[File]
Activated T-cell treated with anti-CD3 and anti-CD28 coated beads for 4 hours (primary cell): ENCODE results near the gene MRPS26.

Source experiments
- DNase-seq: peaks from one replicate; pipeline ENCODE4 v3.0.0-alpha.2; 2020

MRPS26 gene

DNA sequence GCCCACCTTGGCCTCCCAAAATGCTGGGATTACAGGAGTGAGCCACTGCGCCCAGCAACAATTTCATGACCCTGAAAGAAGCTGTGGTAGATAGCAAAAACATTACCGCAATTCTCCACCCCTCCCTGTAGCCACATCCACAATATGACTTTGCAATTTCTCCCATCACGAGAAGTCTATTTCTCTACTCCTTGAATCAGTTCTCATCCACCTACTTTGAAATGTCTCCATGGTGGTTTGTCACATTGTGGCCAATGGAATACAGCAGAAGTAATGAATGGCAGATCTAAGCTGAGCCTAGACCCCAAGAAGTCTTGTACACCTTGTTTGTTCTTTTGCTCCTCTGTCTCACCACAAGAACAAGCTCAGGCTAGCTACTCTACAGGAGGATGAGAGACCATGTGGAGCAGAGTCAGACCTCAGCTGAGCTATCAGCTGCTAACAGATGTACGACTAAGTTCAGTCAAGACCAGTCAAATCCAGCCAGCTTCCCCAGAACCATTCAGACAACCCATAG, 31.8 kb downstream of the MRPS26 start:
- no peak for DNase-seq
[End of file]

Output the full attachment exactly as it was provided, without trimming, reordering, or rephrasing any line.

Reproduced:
Activated T-cell treated with anti-CD3 and anti-CD28 coated beads for 4 hours (primary cell): ENCODE results near the gene MRPS26.

Source experiments
- DNase-seq: peaks from one replicate; pipeline ENCODE4 v3.0.0-alpha.2; 2020

MRPS26 gene

DNA sequence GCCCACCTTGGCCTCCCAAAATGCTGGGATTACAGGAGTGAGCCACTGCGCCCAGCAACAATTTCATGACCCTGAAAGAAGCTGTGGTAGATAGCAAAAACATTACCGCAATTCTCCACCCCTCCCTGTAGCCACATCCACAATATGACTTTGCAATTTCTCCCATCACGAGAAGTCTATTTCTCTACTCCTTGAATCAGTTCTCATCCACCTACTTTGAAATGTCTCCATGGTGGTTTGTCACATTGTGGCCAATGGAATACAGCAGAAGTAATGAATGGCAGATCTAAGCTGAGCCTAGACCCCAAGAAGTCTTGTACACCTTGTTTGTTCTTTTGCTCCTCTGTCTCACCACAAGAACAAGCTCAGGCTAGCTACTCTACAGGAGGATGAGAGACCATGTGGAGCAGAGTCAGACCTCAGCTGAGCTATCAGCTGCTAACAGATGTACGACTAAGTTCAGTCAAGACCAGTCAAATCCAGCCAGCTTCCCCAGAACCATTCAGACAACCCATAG, 31.8 kb downstream of the MRPS26 start:
- no peak for DNase-seq